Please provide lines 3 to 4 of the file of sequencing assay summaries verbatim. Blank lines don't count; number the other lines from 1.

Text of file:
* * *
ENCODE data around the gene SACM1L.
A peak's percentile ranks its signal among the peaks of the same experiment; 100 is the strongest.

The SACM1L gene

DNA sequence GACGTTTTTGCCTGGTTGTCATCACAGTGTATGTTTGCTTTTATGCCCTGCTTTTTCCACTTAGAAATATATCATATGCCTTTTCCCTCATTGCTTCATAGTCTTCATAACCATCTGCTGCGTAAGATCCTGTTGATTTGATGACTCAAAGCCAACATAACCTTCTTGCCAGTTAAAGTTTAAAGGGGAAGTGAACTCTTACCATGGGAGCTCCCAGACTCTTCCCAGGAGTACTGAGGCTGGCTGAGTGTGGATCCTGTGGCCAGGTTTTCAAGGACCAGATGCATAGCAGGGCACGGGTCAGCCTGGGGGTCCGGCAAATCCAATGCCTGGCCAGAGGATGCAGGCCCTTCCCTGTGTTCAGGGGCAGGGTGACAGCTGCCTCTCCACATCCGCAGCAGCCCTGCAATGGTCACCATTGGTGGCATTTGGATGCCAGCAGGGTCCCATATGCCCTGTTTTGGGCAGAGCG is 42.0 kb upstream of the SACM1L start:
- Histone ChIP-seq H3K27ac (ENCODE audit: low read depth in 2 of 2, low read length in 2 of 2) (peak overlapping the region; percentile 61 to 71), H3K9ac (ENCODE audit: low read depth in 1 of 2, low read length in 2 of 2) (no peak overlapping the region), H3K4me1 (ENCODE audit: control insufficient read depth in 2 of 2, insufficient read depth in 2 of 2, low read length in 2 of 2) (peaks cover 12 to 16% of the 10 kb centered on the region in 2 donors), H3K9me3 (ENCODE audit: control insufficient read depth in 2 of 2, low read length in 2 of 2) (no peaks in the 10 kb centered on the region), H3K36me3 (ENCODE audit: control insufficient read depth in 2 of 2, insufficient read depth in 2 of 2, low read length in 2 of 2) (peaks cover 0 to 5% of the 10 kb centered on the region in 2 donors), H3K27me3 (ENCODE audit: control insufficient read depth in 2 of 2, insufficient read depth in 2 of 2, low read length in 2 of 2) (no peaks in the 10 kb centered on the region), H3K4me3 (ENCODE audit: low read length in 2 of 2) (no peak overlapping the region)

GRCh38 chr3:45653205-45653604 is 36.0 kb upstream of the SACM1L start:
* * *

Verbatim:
The SACM1L gene

DNA sequence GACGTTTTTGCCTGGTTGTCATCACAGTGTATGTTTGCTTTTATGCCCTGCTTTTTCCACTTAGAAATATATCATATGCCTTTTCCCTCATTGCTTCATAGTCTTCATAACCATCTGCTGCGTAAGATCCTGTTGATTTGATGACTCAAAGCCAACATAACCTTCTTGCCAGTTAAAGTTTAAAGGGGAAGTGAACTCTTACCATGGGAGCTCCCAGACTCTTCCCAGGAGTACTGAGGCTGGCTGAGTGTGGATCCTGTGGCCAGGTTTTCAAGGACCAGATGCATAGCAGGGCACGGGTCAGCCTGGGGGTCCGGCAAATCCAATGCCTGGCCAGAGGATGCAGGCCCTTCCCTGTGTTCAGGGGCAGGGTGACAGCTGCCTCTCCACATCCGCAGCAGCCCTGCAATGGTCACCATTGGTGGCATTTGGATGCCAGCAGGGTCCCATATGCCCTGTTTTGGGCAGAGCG is 42.0 kb upstream of the SACM1L start: